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LED Matrix Shades are a wearable LED matrix shaped like slotted sunglasses. They are made from FR4 standard PCB material and 3D printed plastic parts. An integrated battery provides hours of tether-free operation, and an Arduino-compatible microcontroller can generate a wide variety of LED patterns. New patterns and messages can be programmed using the Arduino IDE. Code is downloaded to the LED Matrix Shades through a standard USB Mini-B connector; the integrated battery also charges through USB.
The LED Matrix Shades are intended for entertainment purposes only. They do not provide any eye protection, either from sunlight or flying objects. Vision is partially limited while wearing these, and they should never be used while driving or operating any other machinery that could potentially cause harm to yourself or others. Please take extra care while walking, and remove the glasses if there is a risk of tripping or bumping into objects or people. In most cases, vision is more than adequate to navigate a crowded room without any problems, but removing the LED Matrix Shades for a few seconds is much less embarrassing than falling down.
Since the LED Matrix Shades are made from exposed circuit boards, they are FRAGILE and should be treated with care. Do not bend, twist, hit, or scratch the circuit boards. A small scratch from a metal object could easily prevent one or all of the LEDs from working. Keep away from liquids; if splashed, turn off immediately and let dry before testing again. Keep away from any conductive objects; placing them in a pocket with keys and coins is likely to result in damage. Take extra care with the nose piece; it is protecting two extremely tiny chips on the back of the glasses. These chips can easily be snapped off the PCB if directly impacted by an object. Don't drop the glasses on a hard surface…we recommend tying a string through the holes at the ends of the side PCBs. In summary, the LED Matrix Shades are more fragile than your cell phone, so please treat them accordingly. Damage to the PCB itself (scratches or excessive bending) cannot be repaired.
|Display Area||166 single-color LEDs, 24×8 logical matrix|
|Display Bitdepth||256-level PWM brightness control of each LED|
|Display Brightness||Global brightness control of full array (up to 256 levels)|
|Power Supply||400mAh Lithium-Polymer battery|
|Battery Life||3-8+ hours depending on pattern and brightness|
|Charging Supply||Charge from any USB port, 250mA maximum drain|
|Charge Indicators||USB power and charging indicator LEDs|
|On-board Processor||ATmega328P at 8MHz, Arduino-compatible bootloader|
|Communications||Built-in FTDI USB-RS232 converter|
|Sensor Input||Built-in ambient light sensor|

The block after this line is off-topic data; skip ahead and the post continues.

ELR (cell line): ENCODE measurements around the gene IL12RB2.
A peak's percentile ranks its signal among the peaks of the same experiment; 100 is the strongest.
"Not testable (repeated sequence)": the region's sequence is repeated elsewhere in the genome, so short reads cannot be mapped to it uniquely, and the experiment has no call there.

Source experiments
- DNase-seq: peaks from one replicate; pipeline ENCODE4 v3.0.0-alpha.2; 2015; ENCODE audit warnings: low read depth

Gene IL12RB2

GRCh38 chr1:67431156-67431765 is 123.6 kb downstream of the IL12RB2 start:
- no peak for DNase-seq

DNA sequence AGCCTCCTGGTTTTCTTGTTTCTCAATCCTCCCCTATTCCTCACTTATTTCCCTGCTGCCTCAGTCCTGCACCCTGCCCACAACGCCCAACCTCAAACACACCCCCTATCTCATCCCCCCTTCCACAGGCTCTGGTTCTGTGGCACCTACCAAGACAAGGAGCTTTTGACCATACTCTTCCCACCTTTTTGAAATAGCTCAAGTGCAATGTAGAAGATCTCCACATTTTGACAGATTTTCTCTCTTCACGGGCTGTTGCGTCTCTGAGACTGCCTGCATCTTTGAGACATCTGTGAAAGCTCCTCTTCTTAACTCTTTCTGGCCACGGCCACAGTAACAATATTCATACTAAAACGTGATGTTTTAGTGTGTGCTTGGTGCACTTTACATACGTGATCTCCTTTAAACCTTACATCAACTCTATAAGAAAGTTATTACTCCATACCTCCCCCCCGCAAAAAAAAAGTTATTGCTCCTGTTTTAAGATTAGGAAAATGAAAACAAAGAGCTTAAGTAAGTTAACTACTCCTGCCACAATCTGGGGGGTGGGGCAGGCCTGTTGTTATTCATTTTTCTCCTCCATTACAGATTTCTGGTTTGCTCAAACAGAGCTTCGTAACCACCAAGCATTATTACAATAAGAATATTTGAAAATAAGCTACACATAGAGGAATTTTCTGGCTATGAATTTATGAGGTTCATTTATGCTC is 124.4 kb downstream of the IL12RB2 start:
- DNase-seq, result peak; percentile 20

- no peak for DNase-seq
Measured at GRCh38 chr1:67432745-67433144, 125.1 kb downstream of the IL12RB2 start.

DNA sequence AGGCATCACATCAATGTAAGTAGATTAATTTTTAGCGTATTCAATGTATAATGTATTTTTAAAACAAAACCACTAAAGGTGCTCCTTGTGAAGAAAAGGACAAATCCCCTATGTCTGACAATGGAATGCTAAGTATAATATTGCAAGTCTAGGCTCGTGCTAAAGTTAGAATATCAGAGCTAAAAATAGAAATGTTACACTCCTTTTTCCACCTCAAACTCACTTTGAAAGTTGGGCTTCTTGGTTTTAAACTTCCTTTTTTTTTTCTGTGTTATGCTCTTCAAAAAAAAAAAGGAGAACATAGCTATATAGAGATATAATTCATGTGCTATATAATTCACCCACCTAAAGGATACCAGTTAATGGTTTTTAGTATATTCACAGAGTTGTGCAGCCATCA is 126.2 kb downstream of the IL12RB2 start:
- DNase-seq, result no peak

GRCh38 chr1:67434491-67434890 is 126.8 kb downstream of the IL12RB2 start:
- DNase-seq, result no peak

|Auxiliary Interface||TTL-serial and I/O pins available for hacking|
The LED Matrix Shades have a power switch located on the left (battery) side. To turn on the device, push the small black tab toward the front of the glasses (push it from the O symbol to the I symbol). To turn off the device, push the black tab toward the back of the glasses. If the LEDs on the front of the glasses do not turn on, make sure that the integrated battery is charged, and the correct firmware is loaded on the glasses microcontroller.
Control of the LED Matrix Shades is possible by pressing the two small pushbuttons on the right side of the device. The button closest to the front (SW1) is normally configured to allow switching between available graphics patterns. The glasses will start up in auto-cycle mode, where each pattern is displayed for a short time in sequence. If SW1 is held down for approximately two seconds, the glasses will switch to manual-cycle mode where SW1 must be pressed to move to the next pattern. When manual-cycle mode is activated, “MM” will flash on the display. When auto-cycle mode is activated, “AA” will flash on the display. Auto-cycle mode can be reactivated by holding SW1 down for two seconds again. All of the above behavior is controlled in software, and can be modified by editing the Arduino code.
Pressing SW2 is normally configured to select between five different overall brightness levels for the display. The hardware is actually capable of 256 brightness levels, but the default firmware only allows five. This can be modified by editing the Arduino code; for example, to use the ambient light sensor to automatically adjust the brightness depending on nearby lighting conditions.
|SW1||Pushbutton closest to front of glasses. Selects new pattern (in default firmware).|
|SW2||Pushbutton closest to back of glasses. Selects brightness level (in default firmware)|
|USB||Mini-B connector used for charging and firmware download|
|Light Sensor||Ambient light sensing for auto brightness or communications (not enabled in default firmware)|
|GND, RX, TX||TTL-Serial interface|
|Other I/O||Arduino-compatible I/O analog and digital pins|
To charge the LED Matrix Shades, plug the included cable into the USB Mini-B connector on the right side of the device. Plug the other end of the cable into a computer, USB charging adapter, or other source of USB power (portable USB battery packs are a useful option). The integrated 400mAh Lithium-Polymer battery will typically last 3-8+ hours depending on brightness setting and the pattern selected. Reducing overall brightness saves power, as will using a pattern that activates smaller numbers of LEDs, or uses PWM for less than full brightness on some LEDs. Recharging the battery typically requires 2-3 hours.